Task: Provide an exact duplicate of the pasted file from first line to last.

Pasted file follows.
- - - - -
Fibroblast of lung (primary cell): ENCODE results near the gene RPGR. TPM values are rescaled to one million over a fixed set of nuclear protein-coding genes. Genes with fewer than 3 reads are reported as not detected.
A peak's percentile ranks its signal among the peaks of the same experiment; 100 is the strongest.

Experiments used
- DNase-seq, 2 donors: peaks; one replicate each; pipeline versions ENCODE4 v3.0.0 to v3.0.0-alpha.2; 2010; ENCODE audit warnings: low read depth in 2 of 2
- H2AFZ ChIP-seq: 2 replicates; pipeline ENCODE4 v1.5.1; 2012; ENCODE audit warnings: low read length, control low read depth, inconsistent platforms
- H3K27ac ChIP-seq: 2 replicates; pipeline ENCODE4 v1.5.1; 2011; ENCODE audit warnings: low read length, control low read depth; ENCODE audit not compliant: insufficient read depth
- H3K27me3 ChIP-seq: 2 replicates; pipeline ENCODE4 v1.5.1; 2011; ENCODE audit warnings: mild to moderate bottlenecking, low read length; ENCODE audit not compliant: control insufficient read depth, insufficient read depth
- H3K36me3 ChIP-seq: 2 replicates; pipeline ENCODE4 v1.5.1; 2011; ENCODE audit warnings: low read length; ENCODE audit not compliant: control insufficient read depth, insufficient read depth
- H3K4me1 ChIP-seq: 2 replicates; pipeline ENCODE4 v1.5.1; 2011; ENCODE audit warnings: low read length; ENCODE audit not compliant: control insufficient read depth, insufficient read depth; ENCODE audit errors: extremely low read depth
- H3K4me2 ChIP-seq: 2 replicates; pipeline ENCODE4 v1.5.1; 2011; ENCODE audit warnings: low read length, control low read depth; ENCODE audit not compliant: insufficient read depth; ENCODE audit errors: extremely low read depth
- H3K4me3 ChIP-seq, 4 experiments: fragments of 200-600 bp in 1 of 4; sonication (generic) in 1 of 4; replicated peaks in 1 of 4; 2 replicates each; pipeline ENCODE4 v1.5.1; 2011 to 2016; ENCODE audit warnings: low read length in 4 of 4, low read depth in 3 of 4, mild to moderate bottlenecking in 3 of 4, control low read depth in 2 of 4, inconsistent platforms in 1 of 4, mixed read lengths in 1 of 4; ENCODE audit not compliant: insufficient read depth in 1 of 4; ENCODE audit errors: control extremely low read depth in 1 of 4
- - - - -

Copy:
Fibroblast of lung (primary cell): ENCODE results near the gene RPGR. TPM values are rescaled to one million over a fixed set of nuclear protein-coding genes. Genes with fewer than 3 reads are reported as not detected.
A peak's percentile ranks its signal among the peaks of the same experiment; 100 is the strongest.

Experiments used
- DNase-seq, 2 donors: peaks; one replicate each; pipeline versions ENCODE4 v3.0.0 to v3.0.0-alpha.2; 2010; ENCODE audit warnings: low read depth in 2 of 2
- H2AFZ ChIP-seq: 2 replicates; pipeline ENCODE4 v1.5.1; 2012; ENCODE audit warnings: low read length, control low read depth, inconsistent platforms
- H3K27ac ChIP-seq: 2 replicates; pipeline ENCODE4 v1.5.1; 2011; ENCODE audit warnings: low read length, control low read depth; ENCODE audit not compliant: insufficient read depth
- H3K27me3 ChIP-seq: 2 replicates; pipeline ENCODE4 v1.5.1; 2011; ENCODE audit warnings: mild to moderate bottlenecking, low read length; ENCODE audit not compliant: control insufficient read depth, insufficient read depth
- H3K36me3 ChIP-seq: 2 replicates; pipeline ENCODE4 v1.5.1; 2011; ENCODE audit warnings: low read length; ENCODE audit not compliant: control insufficient read depth, insufficient read depth
- H3K4me1 ChIP-seq: 2 replicates; pipeline ENCODE4 v1.5.1; 2011; ENCODE audit warnings: low read length; ENCODE audit not compliant: control insufficient read depth, insufficient read depth; ENCODE audit errors: extremely low read depth
- H3K4me2 ChIP-seq: 2 replicates; pipeline ENCODE4 v1.5.1; 2011; ENCODE audit warnings: low read length, control low read depth; ENCODE audit not compliant: insufficient read depth; ENCODE audit errors: extremely low read depth
- H3K4me3 ChIP-seq, 4 experiments: fragments of 200-600 bp in 1 of 4; sonication (generic) in 1 of 4; replicated peaks in 1 of 4; 2 replicates each; pipeline ENCODE4 v1.5.1; 2011 to 2016; ENCODE audit warnings: low read length in 4 of 4, low read depth in 3 of 4, mild to moderate bottlenecking in 3 of 4, control low read depth in 2 of 4, inconsistent platforms in 1 of 4, mixed read lengths in 1 of 4; ENCODE audit not compliant: insufficient read depth in 1 of 4; ENCODE audit errors: control extremely low read depth in 1 of 4